5 Rules for Using the Responsibility Assignment Matrix (RACI)

5 Rules for Using the Responsibility Assignment Matrix (RACI)

By Discovery Lean Six Sigma

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5 Rules for Using the Responsibility Assignment Matrix (RACI)

The responsibility assignment matrix, sometimes also referred to as the RACI matrix, is a commonly used tool for identifying the degree of responsibility and involvement of everyone attached to a certain project. It can be very useful when trying to figure out where everyone stands in the current hierarchy, especially if the project spans across multiple departments or otherwise involves people from multiple areas of the organization.

While applying the RACI matrix is not very complicated, there are some important rules that you need to be aware of, and knowing how to use them make all the difference in how successful your application of the matrix is.

1. Have a clear internal structure

In order to take full advantage of what the RACI matrix has to offer, it’s important to be clear about the way your own organization’s internal structure works. There has to be a clear distinction between different levels in the hierarchy, and this structure has to be obvious to anyone working within the organization as well.

More importantly, it should be easy for an outside observer to determine the current structure of your organization at a glance, as this will make it much easier to get external assistance if your research indicates that you have to make changes to the leadership structure.

2. Have an efficient system for delegating tasks

It’s also a good idea to ensure that you have an adequate system in place for delegating tasks from one level of the hierarchy to another, especially when the organization is being overloaded with multiple different tasks on several fronts. How exactly you’re going to do that depends entirely on your own company of course, and there will be lots of intricate differences from one organization to the next.

But the important point is, as soon as you uncover the need to offload a certain portion of the work to another department or individual, there should be a clearly defined system in place for that.

3. Have the capability to change assignments

This is similar to the above point, but not quite the same. It’s important to have a good system in place that allows you to easily change assignments from one person to another, and not necessarily within the same department. When you’ve identified problems with the use of the RACI matrix, it will be much easier to implement a solution if it involves switching some tasks around.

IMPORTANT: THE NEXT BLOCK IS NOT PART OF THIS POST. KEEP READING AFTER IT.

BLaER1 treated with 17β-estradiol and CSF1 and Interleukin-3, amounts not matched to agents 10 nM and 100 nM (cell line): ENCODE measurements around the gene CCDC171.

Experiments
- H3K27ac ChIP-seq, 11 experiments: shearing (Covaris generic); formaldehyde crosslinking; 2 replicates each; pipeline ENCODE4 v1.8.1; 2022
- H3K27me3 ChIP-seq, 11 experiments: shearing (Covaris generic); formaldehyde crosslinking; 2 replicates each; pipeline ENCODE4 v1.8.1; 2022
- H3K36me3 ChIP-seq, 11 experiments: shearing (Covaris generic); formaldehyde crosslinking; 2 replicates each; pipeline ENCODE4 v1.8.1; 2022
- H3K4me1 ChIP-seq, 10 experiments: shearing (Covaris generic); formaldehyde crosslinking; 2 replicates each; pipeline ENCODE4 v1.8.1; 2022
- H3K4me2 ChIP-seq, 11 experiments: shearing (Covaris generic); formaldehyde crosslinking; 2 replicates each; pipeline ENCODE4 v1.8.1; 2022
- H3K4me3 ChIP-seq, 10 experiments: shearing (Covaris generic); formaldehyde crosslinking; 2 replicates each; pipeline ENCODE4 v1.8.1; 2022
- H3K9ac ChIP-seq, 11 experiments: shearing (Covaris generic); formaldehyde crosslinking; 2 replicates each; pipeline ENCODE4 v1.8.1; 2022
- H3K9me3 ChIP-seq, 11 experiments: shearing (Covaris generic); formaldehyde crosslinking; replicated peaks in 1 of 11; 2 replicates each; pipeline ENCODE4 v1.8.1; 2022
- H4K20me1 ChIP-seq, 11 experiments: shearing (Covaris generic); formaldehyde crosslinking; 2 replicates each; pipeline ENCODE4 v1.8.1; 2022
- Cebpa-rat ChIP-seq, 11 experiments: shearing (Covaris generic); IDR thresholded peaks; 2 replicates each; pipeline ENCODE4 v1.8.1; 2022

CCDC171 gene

4. Repeat the study with an appropriate frequency

A single run of a study involving a RACI matrix can give you a lot of information, but it may become outdated very quickly. It’s important to be aware of the optimal frequency for repeating these studies in your own organization, and have an established procedure in place for those repetitions. If you can make the studies an integral part of your regular workflow, this will usually address the problem perfectly, but even if you have to do it on a one-time basis every time, that should still be feasible for most organizations.

5. Identify the need for a different control structure

Last but not least, sometimes your research might indicate the need to completely transform some parts of your leadership structure, and it’s a good idea to be prepared for that well in advance. As you’re probably guessing, a change of this type is never an easy ordeal, and things can get even more complicated when you have to implement it in an organization with an already established structure that has been operating for a while.

A little preparation can go a long way here, and there are many things you can do to ensure that you’re ready to face a challenge like this with a good deal of efficiency.

The post 5 Rules for Using the Responsibility Assignment Matrix (RACI) appeared first on Shmula.

Original: http://www.shmula.com/5-key-lean-six-sigma-tools-used-in-improving-healthcare-wait-times-2/25509/
By: Shmula Contributor
Posted: March 27, 2018, 1:20 pm

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